A light diet consisting of soft food and liquids should be followed for the first 10-14 days after surgery. Warm liquids should be avoided. Following surgery, the patient may vomit the first few times after eating. Your physician may prescribe an antibiotic to prevent infection following surgery, a narcotic to provide pain relief, and if the patient continues to have upset stomach, a medication to prevent vomiting may be prescribed. Your ENT specialist will provide information on postoperative care and answer any questions you may have. Avoid aspirin and aspirin-based products such as Motrin, Ibuprofen, and Advil for two weeks after the surgery. In addition, the patient should be on restricted activity for two weeks after the surgery to prevent any additional strain on the throat during healing; this means no heavy lifting, exercise, or sports for two weeks after the surgery. For children, they may resume school after one week but should be kept out of sports, gym or PE classes, and any outdoor play or running for two weeks.

What are the risks of tonsillectomy and adenoidectomy?

Although tonsillectomy and adenoidectomy is one of the most common medical procedures, all surgeries carry risks after the procedure is completed. Your ENT specialist will work with you to minimize all possible risks from surgery.

Risks During or Immediately Following Surgery

  • Allergic Reaction: Anesthesia, like any other medications, can cause a mild or serious reaction. Your anesthesiologist will ask questions about you and your family’s allergies to medication to minimize this risk.
  • Bleeding: Certain patients are more prone to bleeding during surgery. Your ENT specialist will minimize such risk, which can lead to a longer hospital stay.
  • Tongue Numbness: Due to a tool used to allow better access to the tonsils and adenoids during surgery, the patient may experience numbness of the tongue. The effect of this tool is temporary, and the numbness typically will recover over the first few days after surgery.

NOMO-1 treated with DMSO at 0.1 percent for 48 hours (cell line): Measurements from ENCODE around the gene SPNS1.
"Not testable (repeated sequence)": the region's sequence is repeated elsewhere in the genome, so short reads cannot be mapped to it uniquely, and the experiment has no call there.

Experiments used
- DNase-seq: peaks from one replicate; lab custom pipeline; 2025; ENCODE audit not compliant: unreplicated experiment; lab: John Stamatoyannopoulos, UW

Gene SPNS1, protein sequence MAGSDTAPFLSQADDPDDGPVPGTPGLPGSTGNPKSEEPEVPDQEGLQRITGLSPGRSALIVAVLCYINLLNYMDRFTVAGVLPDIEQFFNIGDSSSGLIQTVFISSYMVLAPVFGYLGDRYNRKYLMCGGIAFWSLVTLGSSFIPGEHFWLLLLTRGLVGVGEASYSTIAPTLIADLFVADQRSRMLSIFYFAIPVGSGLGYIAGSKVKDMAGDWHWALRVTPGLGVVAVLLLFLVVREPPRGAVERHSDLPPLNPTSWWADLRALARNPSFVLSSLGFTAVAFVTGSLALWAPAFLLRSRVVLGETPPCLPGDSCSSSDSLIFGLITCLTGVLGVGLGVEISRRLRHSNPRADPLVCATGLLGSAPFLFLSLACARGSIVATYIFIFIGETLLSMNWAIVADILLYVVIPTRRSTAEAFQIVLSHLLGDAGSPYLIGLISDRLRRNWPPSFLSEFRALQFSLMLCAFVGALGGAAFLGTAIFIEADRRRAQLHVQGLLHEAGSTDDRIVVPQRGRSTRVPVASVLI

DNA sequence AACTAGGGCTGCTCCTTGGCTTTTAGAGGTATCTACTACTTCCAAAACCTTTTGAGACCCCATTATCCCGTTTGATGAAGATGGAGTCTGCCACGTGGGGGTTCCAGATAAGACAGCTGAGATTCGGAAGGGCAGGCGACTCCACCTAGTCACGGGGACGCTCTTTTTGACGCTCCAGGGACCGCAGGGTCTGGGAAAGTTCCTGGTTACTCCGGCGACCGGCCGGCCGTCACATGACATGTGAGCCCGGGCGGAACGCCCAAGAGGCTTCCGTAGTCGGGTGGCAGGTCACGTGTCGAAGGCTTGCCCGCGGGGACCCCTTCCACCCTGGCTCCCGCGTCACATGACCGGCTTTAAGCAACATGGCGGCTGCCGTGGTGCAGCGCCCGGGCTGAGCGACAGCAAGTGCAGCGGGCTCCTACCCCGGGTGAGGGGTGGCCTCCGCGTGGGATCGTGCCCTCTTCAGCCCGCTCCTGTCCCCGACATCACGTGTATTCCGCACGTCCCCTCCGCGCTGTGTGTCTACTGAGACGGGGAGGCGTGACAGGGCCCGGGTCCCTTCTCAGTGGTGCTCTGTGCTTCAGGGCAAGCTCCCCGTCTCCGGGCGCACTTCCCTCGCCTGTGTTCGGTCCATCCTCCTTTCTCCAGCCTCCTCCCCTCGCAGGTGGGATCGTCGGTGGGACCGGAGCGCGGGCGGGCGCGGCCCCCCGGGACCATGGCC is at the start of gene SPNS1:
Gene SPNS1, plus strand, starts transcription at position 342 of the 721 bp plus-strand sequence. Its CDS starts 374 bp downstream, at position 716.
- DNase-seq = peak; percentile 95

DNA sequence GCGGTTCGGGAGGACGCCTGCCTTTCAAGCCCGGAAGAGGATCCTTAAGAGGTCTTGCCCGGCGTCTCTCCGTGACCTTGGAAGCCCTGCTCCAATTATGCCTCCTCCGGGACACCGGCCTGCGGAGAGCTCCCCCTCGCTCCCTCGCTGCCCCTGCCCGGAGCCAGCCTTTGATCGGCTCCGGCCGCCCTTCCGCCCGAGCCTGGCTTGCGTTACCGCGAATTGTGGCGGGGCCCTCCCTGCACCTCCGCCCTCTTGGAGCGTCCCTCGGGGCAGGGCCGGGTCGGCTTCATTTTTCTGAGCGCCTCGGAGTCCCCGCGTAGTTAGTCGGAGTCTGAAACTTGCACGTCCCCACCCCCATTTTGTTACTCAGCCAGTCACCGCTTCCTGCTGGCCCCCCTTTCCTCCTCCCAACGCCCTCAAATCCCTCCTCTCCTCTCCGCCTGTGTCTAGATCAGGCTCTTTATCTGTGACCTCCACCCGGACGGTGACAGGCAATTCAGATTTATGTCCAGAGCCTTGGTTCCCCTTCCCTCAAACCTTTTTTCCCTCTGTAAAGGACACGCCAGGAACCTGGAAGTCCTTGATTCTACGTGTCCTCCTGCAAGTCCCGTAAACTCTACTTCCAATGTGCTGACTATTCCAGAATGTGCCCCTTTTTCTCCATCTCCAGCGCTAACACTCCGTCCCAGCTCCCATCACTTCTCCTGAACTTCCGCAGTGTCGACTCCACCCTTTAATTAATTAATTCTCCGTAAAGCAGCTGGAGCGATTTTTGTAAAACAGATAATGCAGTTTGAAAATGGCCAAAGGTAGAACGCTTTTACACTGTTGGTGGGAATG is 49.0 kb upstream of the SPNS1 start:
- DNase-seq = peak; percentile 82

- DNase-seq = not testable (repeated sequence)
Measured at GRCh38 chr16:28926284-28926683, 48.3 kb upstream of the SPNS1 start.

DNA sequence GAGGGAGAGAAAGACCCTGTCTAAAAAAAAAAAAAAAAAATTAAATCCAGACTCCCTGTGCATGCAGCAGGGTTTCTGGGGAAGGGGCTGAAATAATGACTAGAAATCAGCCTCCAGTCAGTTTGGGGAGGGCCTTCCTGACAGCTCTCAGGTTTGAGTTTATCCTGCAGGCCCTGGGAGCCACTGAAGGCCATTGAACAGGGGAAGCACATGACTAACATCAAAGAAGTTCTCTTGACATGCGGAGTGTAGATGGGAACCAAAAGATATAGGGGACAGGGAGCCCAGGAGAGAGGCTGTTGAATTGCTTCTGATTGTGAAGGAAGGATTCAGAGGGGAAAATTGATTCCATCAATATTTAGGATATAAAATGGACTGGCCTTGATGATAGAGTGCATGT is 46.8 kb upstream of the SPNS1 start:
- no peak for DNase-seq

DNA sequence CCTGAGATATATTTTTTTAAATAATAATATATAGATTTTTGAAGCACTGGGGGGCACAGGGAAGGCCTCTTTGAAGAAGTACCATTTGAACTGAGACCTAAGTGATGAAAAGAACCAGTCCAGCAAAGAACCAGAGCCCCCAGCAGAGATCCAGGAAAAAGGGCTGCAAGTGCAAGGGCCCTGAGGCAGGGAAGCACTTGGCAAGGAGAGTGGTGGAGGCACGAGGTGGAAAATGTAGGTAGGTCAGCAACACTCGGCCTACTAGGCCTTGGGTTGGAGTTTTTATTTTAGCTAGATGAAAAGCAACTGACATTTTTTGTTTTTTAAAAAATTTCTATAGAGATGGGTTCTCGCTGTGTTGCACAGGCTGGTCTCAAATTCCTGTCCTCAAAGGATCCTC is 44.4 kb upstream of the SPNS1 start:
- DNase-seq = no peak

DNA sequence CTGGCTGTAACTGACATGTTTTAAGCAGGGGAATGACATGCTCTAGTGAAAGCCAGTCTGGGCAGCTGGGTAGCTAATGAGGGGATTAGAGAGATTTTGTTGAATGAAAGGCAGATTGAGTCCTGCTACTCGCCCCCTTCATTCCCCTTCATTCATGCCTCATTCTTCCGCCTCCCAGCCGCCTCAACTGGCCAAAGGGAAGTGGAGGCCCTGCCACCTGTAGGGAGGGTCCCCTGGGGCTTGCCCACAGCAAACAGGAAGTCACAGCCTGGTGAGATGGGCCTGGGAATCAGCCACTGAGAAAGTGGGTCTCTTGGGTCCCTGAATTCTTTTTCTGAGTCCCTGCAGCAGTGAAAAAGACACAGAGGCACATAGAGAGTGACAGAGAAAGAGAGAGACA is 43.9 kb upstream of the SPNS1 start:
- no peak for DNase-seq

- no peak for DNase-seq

Risks During Recovery and the Post-Operative Period

  • Throat Pain: This is a common side effect of surgery and is more severe in adults than in children. This pain may last several weeks and can cause difficulty swallowing. Your ENT specialist will prescribe medications as needed to minimize pain. It is normal to have moderate to severe discomfort for up to two weeks after the surgery, including pain while swallowing, pain in the throat, and pain in the ears. Pain in the ears usually does not represent an ear infection and is related to the muscles in the back of the throat in the healing process. Children may become dehydrated if they do not take in adequate liquids after the surgery; encourage them to take in adequate food and liquids, and give them their prescribed pain medicine regularly to prevent dehydration.
  • Bleeding: Bleeding may occur from the throat any time in the first two weeks after surgery is performed when the scabs in the back of the throat fall off. While this is usually minimal, any bleeding that occurs after tonsillectomy needs to be evaluated by a physician. If you (or your child) has bleeding from the throat any time in the first few weeks after the surgery, you should immediately go to the emergency room to be evaluated. Again, a soft diet, avoiding aspirin-based products, and limited physical activity will reduce the risk of postoperative bleeding.
  • Infection: All surgeries carry the risk of infection. If an infection develops, medication will be prescribed as needed. It is normal to have fevers and bad breath for 10-14 days after having your tonsils or adenoids removed. The back of the throat where the tonsils were removed will often look white and irritated; this is a normal part of the healing process and does not necessarily indicate an infection.
  • Voice Changes: After removal of the tonsils and/or adenoids, you may experience a change in voice with a more nasal tone during the healing process. Voice changes are usually temporary and resolve without further treatment; in very rare cases, they may persist for longer than six months and require treatment.

When should I call the office?

Call your ENT surgeon if:

  • There is persistent or excessive bleeding from the throat or nose after surgery,
  • Your child appears dehydrated and will not take in adequate food or liquids,
  • Your child experiences fevers of more than 102 degrees that do not respond to Tylenol,
  • Your child develops a severe stiff neck,
  • Your child is getting progressively worse, rather than better, after the first few days after surgery.